Spending May Prove Costly to Governor

*Millions on public events and private jets. Thousands on top-tier catering and expense auditing. Well-funded foes could gain an edge.

By Robert Salladay, Times Staff Writer

SACRAMENTO â€" Almost everywhere Gov. Arnold Schwarzenegger travels, he is shadowed by another sturdy Austrian: Dieter Rauter, his stunt double on "Terminator 3" and other films.

Rauter today is a member of the governor's vast and expensive political apparatus. When Schwarzenegger meets the public, Rauter's hand-held digital camera records the event for posterity, a service that has cost about $62,000 since Schwarzenegger entered politics about four years ago.

Another longtime Schwarzenegger friend gets $100,000 a year as a speech coach. A Hollywood acquaintance makes campaign jackets and T-shirts, a $69,000 expense so far.

Schwarzenegger hires scores of the best political operatives, travels exclusively by private jet and insists on a sought-after cinematographer to film his commercials â€" productions that involve casting agents, caterers, dry-cleaners. In flashiness and magnitude, his public appearances have exceeded anything else in modern California politics.

The premium expenses show that although Schwarzenegger is working in Sacramento, he hasn't entirely left Hollywood. The platinum-plated operation has given a tactical advantage to his political foes, whose spending habits have been more efficient and traditional.

Schwarzenegger's campaigns have written more than 8,100 checks totaling $142 million to promote nearly a dozen ballot initiatives, get him elected in the 2003 recall and launch his reelection effort. Fourteen campaign committees have existed to raise money for his causes.

The governor spends tens of millions of dollars on public events, television ads, polling and other traditional political activity. But he has spent a smaller percentage than his opponents on the No. 1 task of any campaign: communicating with the public.

The public employee unions that ran an anti-Schwarzenegger campaign during last year's special election spent about 75% of their money addressing voters through television ads, radio spots, phone banks and mailed brochures, according to state records. Schwarzenegger, who sponsored four ballot initiatives and lost every one, spent 63% of his cash communicating his message in those ways, the records show.

Schwarzenegger was vastly outspent by his opponents overall last year, but inefficiency hurt him too, said Ray McNally, a lead consultant on the successful union-backed effort. The governor waited so long to schedule time on TV stations, for example, that he paid dearly for it â€" frequently double what the unions paid to place an ad in the same time slot.

In politics, McNally said, there are "two things you cannot afford to waste â€" money and time â€" and he wasted both."

Schwarzenegger's spending could be a critical issue this year as he seeks reelection. He hopes to raise as much as $75 million and must contend with new limits on donations.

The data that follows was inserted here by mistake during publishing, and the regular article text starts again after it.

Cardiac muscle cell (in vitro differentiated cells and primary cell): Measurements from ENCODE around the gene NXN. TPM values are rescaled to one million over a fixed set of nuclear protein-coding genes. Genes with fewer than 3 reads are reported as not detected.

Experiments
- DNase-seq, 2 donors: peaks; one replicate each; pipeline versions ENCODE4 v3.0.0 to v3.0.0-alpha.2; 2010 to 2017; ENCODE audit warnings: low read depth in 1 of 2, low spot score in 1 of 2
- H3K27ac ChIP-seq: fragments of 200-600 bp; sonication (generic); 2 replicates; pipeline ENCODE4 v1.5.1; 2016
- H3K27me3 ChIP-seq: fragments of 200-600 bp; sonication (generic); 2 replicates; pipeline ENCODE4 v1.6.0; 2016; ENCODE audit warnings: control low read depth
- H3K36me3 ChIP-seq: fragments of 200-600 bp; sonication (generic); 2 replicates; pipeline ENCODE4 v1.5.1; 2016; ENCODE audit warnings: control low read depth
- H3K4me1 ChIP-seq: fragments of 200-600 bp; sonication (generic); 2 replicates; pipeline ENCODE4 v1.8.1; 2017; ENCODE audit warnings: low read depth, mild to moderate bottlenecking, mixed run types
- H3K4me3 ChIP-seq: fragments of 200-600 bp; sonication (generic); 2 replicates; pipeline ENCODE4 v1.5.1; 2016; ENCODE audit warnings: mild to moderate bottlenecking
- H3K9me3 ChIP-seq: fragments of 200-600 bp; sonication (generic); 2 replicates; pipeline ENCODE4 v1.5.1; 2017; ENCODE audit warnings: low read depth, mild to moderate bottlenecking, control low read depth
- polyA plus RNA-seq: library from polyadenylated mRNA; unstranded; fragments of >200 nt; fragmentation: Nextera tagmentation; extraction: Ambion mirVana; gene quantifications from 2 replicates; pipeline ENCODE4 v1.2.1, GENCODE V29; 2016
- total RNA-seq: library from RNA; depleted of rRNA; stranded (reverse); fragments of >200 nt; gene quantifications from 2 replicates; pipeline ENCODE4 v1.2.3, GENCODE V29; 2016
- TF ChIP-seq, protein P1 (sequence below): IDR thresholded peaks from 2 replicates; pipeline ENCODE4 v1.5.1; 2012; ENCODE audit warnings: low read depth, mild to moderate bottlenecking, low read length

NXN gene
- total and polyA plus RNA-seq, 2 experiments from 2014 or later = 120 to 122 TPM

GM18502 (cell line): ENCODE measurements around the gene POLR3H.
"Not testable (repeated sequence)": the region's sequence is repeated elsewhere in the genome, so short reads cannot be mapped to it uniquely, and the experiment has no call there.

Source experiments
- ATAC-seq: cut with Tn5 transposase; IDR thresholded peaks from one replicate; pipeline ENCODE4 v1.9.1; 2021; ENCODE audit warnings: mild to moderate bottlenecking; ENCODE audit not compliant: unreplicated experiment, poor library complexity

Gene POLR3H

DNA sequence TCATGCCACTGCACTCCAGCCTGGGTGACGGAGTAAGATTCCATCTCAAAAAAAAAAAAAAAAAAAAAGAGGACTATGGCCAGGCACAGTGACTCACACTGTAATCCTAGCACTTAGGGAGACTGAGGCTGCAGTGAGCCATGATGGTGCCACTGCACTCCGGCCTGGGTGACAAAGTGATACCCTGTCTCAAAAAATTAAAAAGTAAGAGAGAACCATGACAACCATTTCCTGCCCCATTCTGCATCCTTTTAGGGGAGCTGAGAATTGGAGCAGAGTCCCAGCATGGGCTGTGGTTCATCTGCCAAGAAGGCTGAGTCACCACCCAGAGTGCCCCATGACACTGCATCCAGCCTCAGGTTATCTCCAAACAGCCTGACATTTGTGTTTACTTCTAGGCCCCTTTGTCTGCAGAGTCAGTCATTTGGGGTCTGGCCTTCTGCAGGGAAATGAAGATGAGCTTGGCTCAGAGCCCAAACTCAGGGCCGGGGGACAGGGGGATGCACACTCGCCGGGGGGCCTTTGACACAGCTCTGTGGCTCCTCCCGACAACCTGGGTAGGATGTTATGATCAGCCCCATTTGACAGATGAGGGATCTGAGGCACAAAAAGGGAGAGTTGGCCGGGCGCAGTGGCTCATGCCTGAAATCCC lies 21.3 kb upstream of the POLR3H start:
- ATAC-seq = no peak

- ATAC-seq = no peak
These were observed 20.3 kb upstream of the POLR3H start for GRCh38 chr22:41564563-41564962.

His two main Democratic rivals already have millions more than Schwarzenegger, whose campaign started the year in debt.

The governor has acknowledged worrying about his spending. He hired a longtime friend, Steven Kram, a former chief operating officer of the William Morris Agency who handled business matters for Schwarzenegger, to monitor expenses and cut costs last year. The campaign paid Kram's consulting company, MAX MMC Inc., $130,000 for his work.

Schwarzenegger said in an interview that he personally reviewed last year's finances and "couldn't really find anything. It was not like someone ripped us off or someone misused money."

This year, Schwarzenegger said, he wants to "get the best for the money…. Every dollar we raise we will have to spend on television and other ads."

Schwarzenegger is not the biggest spender in California politics. The unions spent $164 million against his initiatives last year. The pharmaceutical industry unloaded $90 million on two other measures related to drug prices, both of which failed.

The governor came in third, spending about $74 million, rounding out the most expensive year ever in California politics. Schwarzenegger's fame, however, gets him more publicity than his opponents and costs his campaign nothing.

But no other elected official in California has raised and spent as much money as Schwarzenegger, particularly in such a short time. Beyond the $142 million already garnered and spent from mostly corporate contributors, Schwarzenegger has benefited from millions more raised through nonprofit entities created to support his political endeavors, housing and foreign travel.

The governor and his wife, Maria Shriver, have spent $25 million of their personal fortune on his political causes. Schwarzenegger does not take his $175,000 government salary, and he pays for his commuting costs between Los Angeles and Sacramento.

Some of the campaign money has been spent on things only Schwarzenegger might require as one of the most recognizable figures in the world, a member of the Kennedy clan and a former movie star with admittedly large appetites and unique security needs.

One of his largest expenses is for the jets that take him to his many public events. Former Gov. Gray Davis did far fewer of those than Schwarzenegger and secured private jets from donors only in the final weeks of campaigning. (And Davis, like Schwarzenegger a Los Angeles resident, commuted mostly on Southwest Airlines).